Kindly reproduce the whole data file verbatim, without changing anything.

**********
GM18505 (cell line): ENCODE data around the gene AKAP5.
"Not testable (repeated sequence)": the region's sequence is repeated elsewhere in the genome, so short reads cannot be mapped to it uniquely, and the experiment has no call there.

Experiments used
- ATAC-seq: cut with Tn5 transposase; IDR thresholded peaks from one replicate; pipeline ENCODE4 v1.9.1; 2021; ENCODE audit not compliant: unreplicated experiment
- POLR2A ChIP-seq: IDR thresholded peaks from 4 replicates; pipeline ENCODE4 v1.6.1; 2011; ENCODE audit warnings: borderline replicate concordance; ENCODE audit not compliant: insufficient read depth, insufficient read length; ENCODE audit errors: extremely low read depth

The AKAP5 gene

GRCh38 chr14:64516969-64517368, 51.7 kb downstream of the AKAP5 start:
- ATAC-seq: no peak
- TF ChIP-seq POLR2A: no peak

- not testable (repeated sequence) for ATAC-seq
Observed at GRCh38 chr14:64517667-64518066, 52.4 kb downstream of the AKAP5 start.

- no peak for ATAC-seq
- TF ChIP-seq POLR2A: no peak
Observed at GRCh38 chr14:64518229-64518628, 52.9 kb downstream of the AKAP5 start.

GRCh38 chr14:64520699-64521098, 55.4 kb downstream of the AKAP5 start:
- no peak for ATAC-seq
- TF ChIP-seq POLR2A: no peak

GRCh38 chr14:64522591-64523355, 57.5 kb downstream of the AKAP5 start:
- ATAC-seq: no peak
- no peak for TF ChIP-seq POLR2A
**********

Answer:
GM18505 (cell line): ENCODE data around the gene AKAP5.
"Not testable (repeated sequence)": the region's sequence is repeated elsewhere in the genome, so short reads cannot be mapped to it uniquely, and the experiment has no call there.

Experiments used
- ATAC-seq: cut with Tn5 transposase; IDR thresholded peaks from one replicate; pipeline ENCODE4 v1.9.1; 2021; ENCODE audit not compliant: unreplicated experiment
- POLR2A ChIP-seq: IDR thresholded peaks from 4 replicates; pipeline ENCODE4 v1.6.1; 2011; ENCODE audit warnings: borderline replicate concordance; ENCODE audit not compliant: insufficient read depth, insufficient read length; ENCODE audit errors: extremely low read depth

The AKAP5 gene

GRCh38 chr14:64516969-64517368, 51.7 kb downstream of the AKAP5 start:
- ATAC-seq: no peak
- TF ChIP-seq POLR2A: no peak

- not testable (repeated sequence) for ATAC-seq
Observed at GRCh38 chr14:64517667-64518066, 52.4 kb downstream of the AKAP5 start.

- no peak for ATAC-seq
- TF ChIP-seq POLR2A: no peak
Observed at GRCh38 chr14:64518229-64518628, 52.9 kb downstream of the AKAP5 start.

GRCh38 chr14:64520699-64521098, 55.4 kb downstream of the AKAP5 start:
- no peak for ATAC-seq
- TF ChIP-seq POLR2A: no peak

GRCh38 chr14:64522591-64523355, 57.5 kb downstream of the AKAP5 start:
- ATAC-seq: no peak
- no peak for TF ChIP-seq POLR2A